OSLO, Norway — International experts have not been able to find what caused a cloud of radioactive pollution that spread over Europe last year and prompted fears of a nuclear leak, Swedish authorities said on Monday.
Monitoring stations recorded high levels of a radioactive isotope in the air over most European cities at the beginning of October.
Scientists from France said soon afterward they thought the source was an accident at a nuclear facility in Russia or Kazakhstan — a suggestion dismissed by both countries.
A group of experts formed to investigate the incident have now decided there was not enough information to pinpoint the origin, Sweden’s radiation safety authority, one of the group’s members, said on Monday.
“Available data does not provide sufficient information to verify that the Ru-106 emissions originate from any of the activities that have been assumed to cause the event,” the Swedish authority said.
The authority was referring to ruthenium 106, the radioactive isotope identified by the monitoring stations that does not occur naturally and is the product of splitting atoms in a nuclear reaction.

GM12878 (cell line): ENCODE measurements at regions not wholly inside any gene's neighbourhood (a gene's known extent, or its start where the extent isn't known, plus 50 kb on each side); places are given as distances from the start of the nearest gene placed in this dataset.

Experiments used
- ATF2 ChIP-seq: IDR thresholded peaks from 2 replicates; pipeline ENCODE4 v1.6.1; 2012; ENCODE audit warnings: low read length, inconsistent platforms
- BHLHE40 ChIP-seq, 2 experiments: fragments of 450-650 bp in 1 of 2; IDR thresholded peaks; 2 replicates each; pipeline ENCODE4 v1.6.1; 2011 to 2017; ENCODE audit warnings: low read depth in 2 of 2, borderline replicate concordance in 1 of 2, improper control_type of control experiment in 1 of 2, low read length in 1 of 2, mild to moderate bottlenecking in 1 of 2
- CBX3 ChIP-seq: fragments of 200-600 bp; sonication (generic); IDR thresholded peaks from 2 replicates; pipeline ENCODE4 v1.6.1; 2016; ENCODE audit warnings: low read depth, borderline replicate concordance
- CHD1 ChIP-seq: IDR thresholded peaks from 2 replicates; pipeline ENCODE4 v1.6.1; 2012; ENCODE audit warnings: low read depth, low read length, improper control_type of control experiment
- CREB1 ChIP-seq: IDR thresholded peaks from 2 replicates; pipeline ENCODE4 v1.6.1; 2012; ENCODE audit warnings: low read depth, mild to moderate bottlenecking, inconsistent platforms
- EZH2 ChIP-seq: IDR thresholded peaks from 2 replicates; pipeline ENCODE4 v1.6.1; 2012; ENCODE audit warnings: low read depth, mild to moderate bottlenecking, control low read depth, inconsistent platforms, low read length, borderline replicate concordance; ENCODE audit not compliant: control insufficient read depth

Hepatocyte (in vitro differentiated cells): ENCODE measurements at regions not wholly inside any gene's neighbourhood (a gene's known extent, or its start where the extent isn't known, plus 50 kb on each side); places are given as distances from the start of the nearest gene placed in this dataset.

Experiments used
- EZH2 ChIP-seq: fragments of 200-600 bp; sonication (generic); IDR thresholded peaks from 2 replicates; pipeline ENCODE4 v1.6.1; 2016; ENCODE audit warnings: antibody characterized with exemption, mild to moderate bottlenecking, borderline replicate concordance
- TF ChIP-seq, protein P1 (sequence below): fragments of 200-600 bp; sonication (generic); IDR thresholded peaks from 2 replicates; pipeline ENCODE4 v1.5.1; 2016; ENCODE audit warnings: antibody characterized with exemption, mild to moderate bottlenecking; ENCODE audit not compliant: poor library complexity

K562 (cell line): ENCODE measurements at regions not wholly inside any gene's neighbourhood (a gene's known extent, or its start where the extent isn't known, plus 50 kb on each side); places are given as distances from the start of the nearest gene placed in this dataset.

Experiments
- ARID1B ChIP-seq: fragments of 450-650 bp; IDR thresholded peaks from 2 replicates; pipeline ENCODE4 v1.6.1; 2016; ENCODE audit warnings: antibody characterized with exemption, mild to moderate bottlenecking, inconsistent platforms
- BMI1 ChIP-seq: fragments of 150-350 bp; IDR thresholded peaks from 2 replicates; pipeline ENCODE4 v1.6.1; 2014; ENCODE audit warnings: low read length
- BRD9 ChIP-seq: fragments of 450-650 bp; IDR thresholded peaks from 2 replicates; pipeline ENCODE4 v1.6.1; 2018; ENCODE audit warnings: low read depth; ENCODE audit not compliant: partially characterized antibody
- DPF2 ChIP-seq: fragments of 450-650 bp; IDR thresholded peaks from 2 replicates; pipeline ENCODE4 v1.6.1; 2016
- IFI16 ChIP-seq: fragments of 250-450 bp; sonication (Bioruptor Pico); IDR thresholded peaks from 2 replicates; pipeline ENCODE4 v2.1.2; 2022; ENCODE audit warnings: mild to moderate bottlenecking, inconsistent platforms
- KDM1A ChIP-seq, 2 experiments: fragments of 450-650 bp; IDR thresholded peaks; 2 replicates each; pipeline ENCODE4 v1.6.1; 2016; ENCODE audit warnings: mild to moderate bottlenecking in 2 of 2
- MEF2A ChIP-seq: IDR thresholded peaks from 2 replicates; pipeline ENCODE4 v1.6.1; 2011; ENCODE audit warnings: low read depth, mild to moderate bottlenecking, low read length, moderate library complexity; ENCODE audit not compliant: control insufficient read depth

The commission of experts met last week and decided that its member groups — from Russia, Sweden, France, Germany, Britain, Finland and Norway — could return to their countries and carry on their research independently, said Sweden.
France’s nuclear safety institute IRSN said in November that the likely source was an accident at a nuclear fuel treatment site or center for radioactive medicine. It said its findings ruled out a nuclear reactor.
It added there had been no impact on human health or the environment in Europe.